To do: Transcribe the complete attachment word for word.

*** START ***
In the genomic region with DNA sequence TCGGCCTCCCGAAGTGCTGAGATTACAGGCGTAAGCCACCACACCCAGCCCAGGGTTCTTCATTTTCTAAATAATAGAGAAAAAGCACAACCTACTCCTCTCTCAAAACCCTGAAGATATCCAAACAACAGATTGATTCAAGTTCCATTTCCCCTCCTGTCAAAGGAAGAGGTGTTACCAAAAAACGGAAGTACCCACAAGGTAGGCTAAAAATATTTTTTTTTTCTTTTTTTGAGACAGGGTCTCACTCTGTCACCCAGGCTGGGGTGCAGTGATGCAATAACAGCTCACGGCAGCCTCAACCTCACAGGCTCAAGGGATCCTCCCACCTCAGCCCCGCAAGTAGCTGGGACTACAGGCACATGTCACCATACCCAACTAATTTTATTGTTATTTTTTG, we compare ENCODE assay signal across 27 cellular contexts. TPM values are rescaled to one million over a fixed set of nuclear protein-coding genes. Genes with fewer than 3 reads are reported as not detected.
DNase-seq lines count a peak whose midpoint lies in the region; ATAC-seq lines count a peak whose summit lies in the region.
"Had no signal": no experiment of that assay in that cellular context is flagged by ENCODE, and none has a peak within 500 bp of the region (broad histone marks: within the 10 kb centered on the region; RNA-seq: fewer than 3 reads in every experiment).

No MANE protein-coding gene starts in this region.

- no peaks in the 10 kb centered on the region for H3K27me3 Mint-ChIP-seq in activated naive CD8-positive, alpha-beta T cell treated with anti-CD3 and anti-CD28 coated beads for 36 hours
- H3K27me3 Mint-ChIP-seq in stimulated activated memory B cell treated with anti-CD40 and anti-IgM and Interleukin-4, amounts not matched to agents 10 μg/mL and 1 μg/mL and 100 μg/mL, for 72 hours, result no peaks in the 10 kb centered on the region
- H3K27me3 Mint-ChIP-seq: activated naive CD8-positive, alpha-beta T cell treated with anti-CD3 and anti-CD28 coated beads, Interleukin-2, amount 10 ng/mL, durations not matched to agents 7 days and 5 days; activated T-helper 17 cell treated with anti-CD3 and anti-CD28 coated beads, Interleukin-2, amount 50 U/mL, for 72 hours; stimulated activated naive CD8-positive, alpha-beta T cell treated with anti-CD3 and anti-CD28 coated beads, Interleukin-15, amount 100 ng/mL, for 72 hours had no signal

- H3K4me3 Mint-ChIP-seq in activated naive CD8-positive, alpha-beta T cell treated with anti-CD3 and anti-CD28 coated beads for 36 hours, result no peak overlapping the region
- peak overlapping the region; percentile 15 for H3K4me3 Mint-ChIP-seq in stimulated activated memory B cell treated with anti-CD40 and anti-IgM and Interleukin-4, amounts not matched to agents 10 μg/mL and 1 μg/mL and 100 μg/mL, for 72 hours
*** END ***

In the genomic region with DNA sequence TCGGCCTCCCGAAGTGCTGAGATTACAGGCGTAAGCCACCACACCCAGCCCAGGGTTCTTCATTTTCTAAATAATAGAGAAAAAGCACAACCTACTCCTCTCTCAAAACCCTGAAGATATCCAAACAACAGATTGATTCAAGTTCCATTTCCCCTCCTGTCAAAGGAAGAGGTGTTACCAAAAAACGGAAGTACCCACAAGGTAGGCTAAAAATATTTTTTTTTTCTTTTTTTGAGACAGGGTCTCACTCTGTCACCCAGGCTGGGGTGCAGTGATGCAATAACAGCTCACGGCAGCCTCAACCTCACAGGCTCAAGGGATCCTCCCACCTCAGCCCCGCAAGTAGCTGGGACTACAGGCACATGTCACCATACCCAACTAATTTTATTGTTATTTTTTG, we compare ENCODE assay signal across 27 cellular contexts. TPM values are rescaled to one million over a fixed set of nuclear protein-coding genes. Genes with fewer than 3 reads are reported as not detected.
DNase-seq lines count a peak whose midpoint lies in the region; ATAC-seq lines count a peak whose summit lies in the region.
"Had no signal": no experiment of that assay in that cellular context is flagged by ENCODE, and none has a peak within 500 bp of the region (broad histone marks: within the 10 kb centered on the region; RNA-seq: fewer than 3 reads in every experiment).

No MANE protein-coding gene starts in this region.

- no peaks in the 10 kb centered on the region for H3K27me3 Mint-ChIP-seq in activated naive CD8-positive, alpha-beta T cell treated with anti-CD3 and anti-CD28 coated beads for 36 hours
- H3K27me3 Mint-ChIP-seq in stimulated activated memory B cell treated with anti-CD40 and anti-IgM and Interleukin-4, amounts not matched to agents 10 μg/mL and 1 μg/mL and 100 μg/mL, for 72 hours, result no peaks in the 10 kb centered on the region
- H3K27me3 Mint-ChIP-seq: activated naive CD8-positive, alpha-beta T cell treated with anti-CD3 and anti-CD28 coated beads, Interleukin-2, amount 10 ng/mL, durations not matched to agents 7 days and 5 days; activated T-helper 17 cell treated with anti-CD3 and anti-CD28 coated beads, Interleukin-2, amount 50 U/mL, for 72 hours; stimulated activated naive CD8-positive, alpha-beta T cell treated with anti-CD3 and anti-CD28 coated beads, Interleukin-15, amount 100 ng/mL, for 72 hours had no signal

- H3K4me3 Mint-ChIP-seq in activated naive CD8-positive, alpha-beta T cell treated with anti-CD3 and anti-CD28 coated beads for 36 hours, result no peak overlapping the region
- peak overlapping the region; percentile 15 for H3K4me3 Mint-ChIP-seq in stimulated activated memory B cell treated with anti-CD40 and anti-IgM and Interleukin-4, amounts not matched to agents 10 μg/mL and 1 μg/mL and 100 μg/mL, for 72 hours